Renny Franceschi, Ph.D.

Marcus L. Ward Collegiate Professor, Periodontics and Oral Medicine
Professor, Biological Chemistry
Professor, Biomedical Engineering

Room 3328
1011 N. University Avenue
Ann Arbor, MI 48109-1078

(734) 763-7381

Areas of Interest

Dr. Franceschi’s laboratory is studying signals regulating the formation and functioning of osteoblasts, cells that produce and mineralize the extracellular matrix of bone, and is applying this knowledge to regenerate mineralized tissues for eventual clinical use. Additional studies are examining the role of bone-related factors in the development and metastasis of prostate cancer to bone. We use a variety of molecular approaches in our studies and make extensive use of cell/organ culture and transgenic mouse models.
Specific projects include:

1) Studies to elucidate the mechanism of gene regulation in bone with emphasis on Runx2, a bone-specific transcription factor that controls differentiation of osteoblasts from mesenchymal stem cells. Runx2 is essential for bone formation and induction of the osteoblast lineage. We showed that Runx2 is activated by MAP kinase (ERK and p38)-mediated phosphorylation and are examining how phosphorylation induces epigenetic changes to alter chromatin architecture and osteoblast-specific gene expression.

2) Analysis of signals involved in mesenchymal stem cell lineage switching between osteoblasts and adipocytes and regulation of these signals by mechanical loading of the skeleton. Lack of weigh-bearing exercise is a major cause of osteoporosis and bone loss. We identified a specific signaling pathway in bone that is activated by mechanical loading and showed how this pathway can push stem cells in bone marrow to make more bone and less marrow fat. This pathway, which involves reciprocal control of Runx2 and PPAR transcription factors, may be an important therapeutic target for increasing bone mass in osteoporosis.

3) Development of gene therapy approaches to stimulate bone regeneration through the controlled expression of BMPs and other morphogenic compounds. Methods are being developed that use focused ultrasound to control the delivery of growth factors to specific locations within regenerating tissues. These methods may have wide applications in regenerative medicine where patterned delivery of growth factors is critical to produce new tissues of defined shape and size.

4) Elucidation of mechanism/s of bone biomineralization and analysis of the role of circadian cycles in this process. Bone is subject to circadian regulation with most new bone formation occurring during the resting phase of the light/dark cycle. Cyclical bone mineralization can be measured in real time using Raman spectroscopy. Studies are using organ culture and transgenic approaches to examine the relationship between cyclical activation of clock genes and bone formation pathways.

5) Studies on the role of Runx2 in prostate cancer initiation and metastasis. Runx2 is abnormally expressed in many cancers including prostate, breast, lung and melanomas. We developed a phospho-Runx2 antibody that specifically stains prostate cancer cells, but not normal prostate tissue, and showed that the intensity of antibody staining correlates with tumor severity and metastasis. We think P-Runx2 may be involved in the formation of prostate cancer stem cells, a tumor fraction that is particularly resistant to chemotherapy and necessary for tumor growth and metastasis. Thus, Runx2 may be an important target for therapy since its inhibition would be predicted to make tumors more vulnerable to chemotherapeutics.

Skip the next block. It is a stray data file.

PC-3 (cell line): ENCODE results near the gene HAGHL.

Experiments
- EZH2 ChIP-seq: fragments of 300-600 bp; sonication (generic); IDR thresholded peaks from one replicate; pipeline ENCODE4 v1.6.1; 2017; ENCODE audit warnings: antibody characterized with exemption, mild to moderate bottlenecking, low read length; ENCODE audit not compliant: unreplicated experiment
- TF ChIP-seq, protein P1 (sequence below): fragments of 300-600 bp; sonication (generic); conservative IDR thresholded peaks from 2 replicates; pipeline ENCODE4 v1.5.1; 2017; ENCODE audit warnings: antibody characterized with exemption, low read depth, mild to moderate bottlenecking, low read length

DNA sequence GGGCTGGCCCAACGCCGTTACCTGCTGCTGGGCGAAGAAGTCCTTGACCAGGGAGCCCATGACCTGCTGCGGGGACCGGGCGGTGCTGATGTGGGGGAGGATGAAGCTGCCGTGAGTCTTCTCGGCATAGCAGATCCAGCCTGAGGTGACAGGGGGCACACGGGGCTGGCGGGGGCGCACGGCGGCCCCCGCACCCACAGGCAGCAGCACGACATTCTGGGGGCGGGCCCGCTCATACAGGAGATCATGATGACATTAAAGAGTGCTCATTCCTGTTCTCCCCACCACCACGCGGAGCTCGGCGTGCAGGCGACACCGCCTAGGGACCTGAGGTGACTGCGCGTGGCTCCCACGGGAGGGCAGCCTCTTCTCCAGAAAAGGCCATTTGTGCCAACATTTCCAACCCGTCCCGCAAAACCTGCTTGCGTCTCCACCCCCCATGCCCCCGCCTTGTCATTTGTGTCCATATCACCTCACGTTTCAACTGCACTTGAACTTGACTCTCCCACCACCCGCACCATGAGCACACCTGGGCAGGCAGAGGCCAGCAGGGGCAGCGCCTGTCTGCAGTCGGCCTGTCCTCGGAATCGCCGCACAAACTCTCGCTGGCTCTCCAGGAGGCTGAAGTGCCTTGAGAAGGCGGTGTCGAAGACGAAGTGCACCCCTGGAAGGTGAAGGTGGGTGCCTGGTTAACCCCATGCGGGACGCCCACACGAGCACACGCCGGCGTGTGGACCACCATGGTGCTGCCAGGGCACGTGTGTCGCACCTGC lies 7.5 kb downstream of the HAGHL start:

Honors & Awards

Elected Fellow, American Association for the Advancement of Science, 2020
Marcus L. Ward Collegiate Professorship, University of Michigan, 2016
Distinguished Scientist Award for Basic Research in Biological Mineralization, International Association for Dental Research, 2008
Chair of the Skeletal Biology, Structure and Regeneration Study Section, NIH Center for Scientific Review, 2006
President, IADR Mineralized Tissues Group, 2001

Published Articles or Reviews

Recent Publications

Cranial Base Synchondrosis: Chondrocytes at the Hub.
Hallett SA, Ono W, Franceschi RT, Ono N.
Int J Mol Sci. 2022; 23: 7817.

Expression of Beta-Catenin, Cadherins and P-Runx2 in Fibro-Osseous Lesions of the Jaw: Tissue Microarray Study.
Pannone G, Nocini R, Santoro A, Spirito F, Nocini PF, Papagerakis S, Franceschi RT, Di Domenico M, Di Carlo A, Danelia N, Lo Muzio L.
Biomolecules. 2022; 12: 587.

The collagen receptor, discoidin domain receptor 2, functions in Gli1-positive skeletal progenitors and chondrocytes to control bone development.
Mohamed FF, Ge C, Cowling RT, Lucas D, Hallett SA, Ono N, Binrayes AA, Greenberg B, Franceschi RT.
Bone Res. 2022; 10: 11.

Spatiotemporal control of myofibroblast activation in acoustically-responsive scaffolds via ultrasound-induced matrix stiffening.
Farrell E, Aliabouzar M, Quesada C, Baker BM, Franceschi RT, Putnam AJ, Fabiilli ML.
Acta Biomater. 2022; 138: 133–43.

Release of basic fibroblast growth factor from acoustically-responsive scaffolds promotes therapeutic angiogenesis in the hind limb ischemia model.
Jin H, Quesada C, Aliabouzar M, Kripfgans OD, Franceschi RT, Liu J, Putnam AJ, Fabiilli ML.
J Control Release. 2021; 338: 773–83.

Role of Discoidin Domain Receptor 2 in Craniofacial Bone Regeneration.
Binrayes A, Ge C, Mohamed FF, Franceschi RT.
J Dent Res. 2021; 100: 1359–66.

Role of Runx2 in prostate development and stem cell function.
Li Y, Ge C, Franceschi RT.
Prostate. 2021; 81: 231–41.

For a list of publications from PubMed, click HERE

Web Sites